Now: the bridge still stands, though its surroundings are clearly different, with more sanitized looking shophouses and shopping malls on both sides of the river. The bumboats have also disappeared. Unfortunately the rain had prevented us from disembarking and walking across the very same bridge that Jack Flowers did, but (as of the time of writing on a Sunday morning) the group in this morning's session should be in for a treat.
3. Chinatown, Smith Street drive past. This was where Jack Flowers and William Leigh were chased by Chinese gangsters.
4. Chinatown, Amoy Street drive through and disembarkation point. Jack Flowers had strutted along this street to Hing's shop, meeting Gopi at the door.
Now: Unit 110 has become the “New Taiwan Porridge Shop”, and the environment is clearly more sanitized now, with various shops and eateries now occupying the neighbourhood shophouses.
5. Chinatown, Club Street drive past. This was where Jack Flowers confronted the Chinese gangsters and showed off the modifications made to the offensive words tattooed on his arms.
6. Empress Place, drive past. The makan place where Peter Bogdanovich's Eddie Schuman, Monika and Jack sat down near the waterfront, and that famous line uttered by Monika where she doesn't eat prawns with their heads still intact. The food centre is no longer around.
7. Fullerton Hotel / One Fullerton. The opening pan where the camera moves 360 degrees to show Collyer Quay, The General Post Office, and what the waterfront looked like in the 70s. Also the ending where Jack Flowers was standing at the road divider calling it quits.
Now: One Fullerton now stands at where once was the sea, and The Fullerton Hotel now operating from that iconic colonial building. No change to the number of lanes on both sides of the road though.
8. Raffles Hotel. 'Nuff said, although the courtyard where Jack Flowers met Yates and Mrs Yates is now concrete.
9. Bugis "Boogie" Street / Village which we get to see in abundance in the film, where transvestites and transsexuals once ruled the night life.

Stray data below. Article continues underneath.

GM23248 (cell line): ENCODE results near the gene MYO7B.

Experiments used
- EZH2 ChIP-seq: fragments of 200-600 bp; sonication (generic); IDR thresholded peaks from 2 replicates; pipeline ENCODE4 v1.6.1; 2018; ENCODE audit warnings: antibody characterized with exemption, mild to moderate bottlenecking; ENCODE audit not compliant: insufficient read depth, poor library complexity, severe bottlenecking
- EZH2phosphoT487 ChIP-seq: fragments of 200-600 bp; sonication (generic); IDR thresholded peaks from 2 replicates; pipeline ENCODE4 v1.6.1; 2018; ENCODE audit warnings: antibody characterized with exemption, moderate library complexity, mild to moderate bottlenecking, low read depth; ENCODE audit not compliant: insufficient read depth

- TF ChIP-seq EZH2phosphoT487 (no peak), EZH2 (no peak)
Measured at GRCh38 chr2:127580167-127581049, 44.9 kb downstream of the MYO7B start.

Now: Shopping Centres, and more Shopping Centres. The last bastion of what once was, is a "pasar malam" row of shops. Gone are the night time entertainment of course.
10. Shangrila Hotel is where George Lazenby's Senator stayed, and whom Jack Flowers tailed along 11. Orange Grove Road to 12. Hilton Hotel, where a proposition is made by both the Senator and Jack to a Chinese chap, separately of course.
Then it's a drive through along 13. (Lower) Orchard Road, before catching a glimpse of the spire of what was the 14. York Bandung Hotel, and then ending the tour at the 15. Goodwood Park Hotel, where the bus followed the almost exact same route of entry into "Paradise Gardens". Goodwood Park Hotel also served as the interior for The Hilton as well as Paradise Gardens. This served as the tour's end point and final pit stop, before heading back to the National Museum.
The tour would be a blast for both tourists and fans of the film alike, despite some of the locations being no longer in existence, which is a pity of course, but compensated by the lively discussions and reminiscence by both cast and crew. I'm not sure if this would be another feature some time down the road for those who had missed it this time round, and hey, how about including that Telok Kurau Lorong (J?) where the sex acts were performed :D
Here's another take on the bus tour, and another one here which was based on the dry run.